Charles: Well, I think it is—if you’ll excuse the expression—a bit dry reading statistics on paper, even if there is a lot of, sort of, word pictures and travelogues, with which I tried to make it a proper narrative. I mean, the book is a good narrative, it’s the first overfishing book with a narrative that impels you from the beginning to the end (I’d like to think). So we wanted a film that did the same thing, so to do that, in the visual language, you need sequences, which is what Rupert Murray, the director, is particularly good at filming. He films them himself; he is a brilliant cameraman. So, whether it’s the hunting of the bluefin tuna in the Straits of Gibraltar, in these huge nets, which I think is probably the best sequence in the film—it is an utterly stunning sequence of the Al Majabra, as it’s called, these big muscled men wrestling huge bluefin by hand in the foam and spray of their death throes—is just the most amazing sequence. And it just sort of brings home, you know, how intimate the relationship between men and fish has been down the centuries. I think there’s also some very, very moving sequences about modern industrial trawling compared to going out in herring drifters. There are some incredibly moving sequences in Africa, where people on the Senegal coast and West Africa depend on fish in very large numbers and they are now faced with terrible alternatives of either trying to immigrate illegally to Europe or stay there and live by some other means because the European trawlers have taken a lot of the fish that they used to catch. And so those sequences are what make the film different and sort of bigger, really, and better than the book. I think also two other things that we learned in the process of making the film that the book didn’t have. One of them was, as I say, this is your food security, was all around us at the time, but whether or not we were going to run out of maize—corn, as you call it in America—by some deadline, because of the take-up of bio-fuels and the fact that nobody is growing enough grain and nobody is growing enough rice either. And it occurred to us that, you know, fish are part of this problem. And, whether or not we can actually substitute farmed fish for wild fish. Everyone’s assumed that we could. But, in fact, there are many, many problems and many reasons why farmed fish are dependent upon catching wild fish because actually many of them, the carnivorous ones, have to be fed on small wild fish. And then, of course, there was the other issue of global warming, which is now very controversial. But there obviously are many, many processes at work and one of the processes that is enhanced by fish is the process of keeping the sea alkaline and absorbing carbon dioxide. There was a paper, which dropped in science on the day we set off for the Sundance Film Festival, that said that the droppings of fish are what keep the top layer of the ocean alkaline and [are] absorbing carbon dioxide. So all I’m saying is that overfishing, which started off as “why can’t I catch any more salmon or any sea trout?” suddenly, in the course of my researches, and in the course of then making the film, came to be seen as, you know, this great thing that is coming upon us within 50 years, is intimately involved with all the major environmental issues and maybe, you know, is integral to some very big ones. And maybe we’re wrong to give the hierarchy of environmental threats that we commonly think of the listing that we do—maybe overfishing is even more important.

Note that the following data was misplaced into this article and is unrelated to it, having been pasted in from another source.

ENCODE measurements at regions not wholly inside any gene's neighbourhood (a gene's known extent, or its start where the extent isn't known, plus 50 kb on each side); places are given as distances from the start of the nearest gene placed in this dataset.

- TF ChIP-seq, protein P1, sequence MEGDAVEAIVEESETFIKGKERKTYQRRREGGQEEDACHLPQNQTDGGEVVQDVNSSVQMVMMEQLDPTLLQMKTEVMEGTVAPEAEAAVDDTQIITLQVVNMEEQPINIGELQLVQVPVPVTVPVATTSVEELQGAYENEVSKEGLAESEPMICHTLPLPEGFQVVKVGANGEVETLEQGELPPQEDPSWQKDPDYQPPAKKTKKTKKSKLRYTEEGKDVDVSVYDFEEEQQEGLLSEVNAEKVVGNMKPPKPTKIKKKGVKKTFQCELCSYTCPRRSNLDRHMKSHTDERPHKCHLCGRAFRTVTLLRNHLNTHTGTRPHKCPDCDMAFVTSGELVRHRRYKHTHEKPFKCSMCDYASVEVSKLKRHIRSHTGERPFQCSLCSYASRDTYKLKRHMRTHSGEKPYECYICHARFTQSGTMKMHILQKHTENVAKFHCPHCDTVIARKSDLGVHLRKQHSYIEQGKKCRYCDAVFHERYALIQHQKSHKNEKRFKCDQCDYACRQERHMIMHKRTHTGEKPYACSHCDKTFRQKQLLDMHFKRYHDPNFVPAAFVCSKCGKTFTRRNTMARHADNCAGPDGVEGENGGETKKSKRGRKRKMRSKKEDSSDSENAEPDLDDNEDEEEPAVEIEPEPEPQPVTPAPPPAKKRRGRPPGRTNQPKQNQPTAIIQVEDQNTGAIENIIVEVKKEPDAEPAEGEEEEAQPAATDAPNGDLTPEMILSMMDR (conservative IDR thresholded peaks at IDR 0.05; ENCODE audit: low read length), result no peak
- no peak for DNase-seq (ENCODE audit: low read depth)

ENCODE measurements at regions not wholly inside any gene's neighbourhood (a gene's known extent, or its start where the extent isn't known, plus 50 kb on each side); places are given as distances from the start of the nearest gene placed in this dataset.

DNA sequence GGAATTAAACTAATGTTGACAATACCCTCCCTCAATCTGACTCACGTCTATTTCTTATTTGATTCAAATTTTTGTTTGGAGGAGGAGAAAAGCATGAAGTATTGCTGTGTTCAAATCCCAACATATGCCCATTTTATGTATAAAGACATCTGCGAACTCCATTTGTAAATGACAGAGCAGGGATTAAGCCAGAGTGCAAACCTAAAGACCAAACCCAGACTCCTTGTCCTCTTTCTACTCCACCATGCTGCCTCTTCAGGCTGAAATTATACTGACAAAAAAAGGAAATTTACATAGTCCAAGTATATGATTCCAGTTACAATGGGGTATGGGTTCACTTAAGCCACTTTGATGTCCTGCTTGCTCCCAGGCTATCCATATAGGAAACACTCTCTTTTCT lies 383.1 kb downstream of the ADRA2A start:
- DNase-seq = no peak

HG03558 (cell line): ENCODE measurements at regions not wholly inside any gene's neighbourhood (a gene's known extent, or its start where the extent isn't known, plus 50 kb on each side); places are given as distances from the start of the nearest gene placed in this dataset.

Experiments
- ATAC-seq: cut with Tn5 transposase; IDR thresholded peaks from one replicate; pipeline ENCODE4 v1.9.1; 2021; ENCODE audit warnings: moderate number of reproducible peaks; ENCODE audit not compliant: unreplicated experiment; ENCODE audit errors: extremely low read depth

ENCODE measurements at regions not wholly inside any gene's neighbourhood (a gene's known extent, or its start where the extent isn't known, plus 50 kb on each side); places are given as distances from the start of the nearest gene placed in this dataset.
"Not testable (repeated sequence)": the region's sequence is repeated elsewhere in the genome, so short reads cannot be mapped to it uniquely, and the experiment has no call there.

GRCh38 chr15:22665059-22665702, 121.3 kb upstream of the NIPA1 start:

April: Yeah, I totally get that from the film. You mentioned the bluefin tuna, which is endangered, and that sequence in the film. Coming up in March, the Convention on International Trade in Endangered Species of Wild Fauna and Flora is going to meet and is considering an international ban on the fishing of bluefin tuna. What are your thoughts at this point on how that vote’s going to go?
Charles: Well, my thoughts are that we have a much better chance than we ever imagined, even last autumn, of getting the international trade in bluefin tuna stopped. In March, I still think there’s a pretty uphill struggle, but when I first started out with the film—trying to use the film as a campaigning tool to get ministers and European officials to concentrate on this and to back a trade ban on bluefin tuna, (which I think has been overfished to the point where we have to stop fishing), that was last June—I didn’t think I was going to get very far because every single country had a reason why it didn’t need to make this a major issue. But yet, I went to see our minister Huw Irranca-Davies and about two weeks later, while he was still thinking about it, President Sarcozy made the first of one of his rather vacillating statements saying that he was going to support the listing of bluefin under this CITES Treaty, which was the one that the trade in ivory was banned under in 1989. That’s how you protect a species from wholesale poaching, which is essentially what’s happening in the Mediterranean Eastern Atlantic, because far more bluefin are being caught than should be. So I think we’ve got a much better chance, and particularly after last week when the European parliament, after some fairly heavy lobbying by ourselves, I have to tell you, voted in favor of a trade ban, an Appendix I listing under CITES, without the 18-month delay that President Sarcozy has been calling for. So we’re now waiting for the commission to decide and then the European Council ministers will have to decide at the 27 Nations and I would think there was now a good chance of Europe coming out in favor of an Appendix I listing and then the rest of the world has to decide, because it takes a two-thirds majority at a meeting that represents over a hundred nations to get a listing under Appendix I. So, it’s a pretty uphill struggle, but I think that there are a lot of people around the world, particularly in Africa, who will see that it’s Europe’s rather malign fisheries polices that’s done them a load of harm and think it’s about time Europe took some of their own medicine in terms of actually having this sorted out.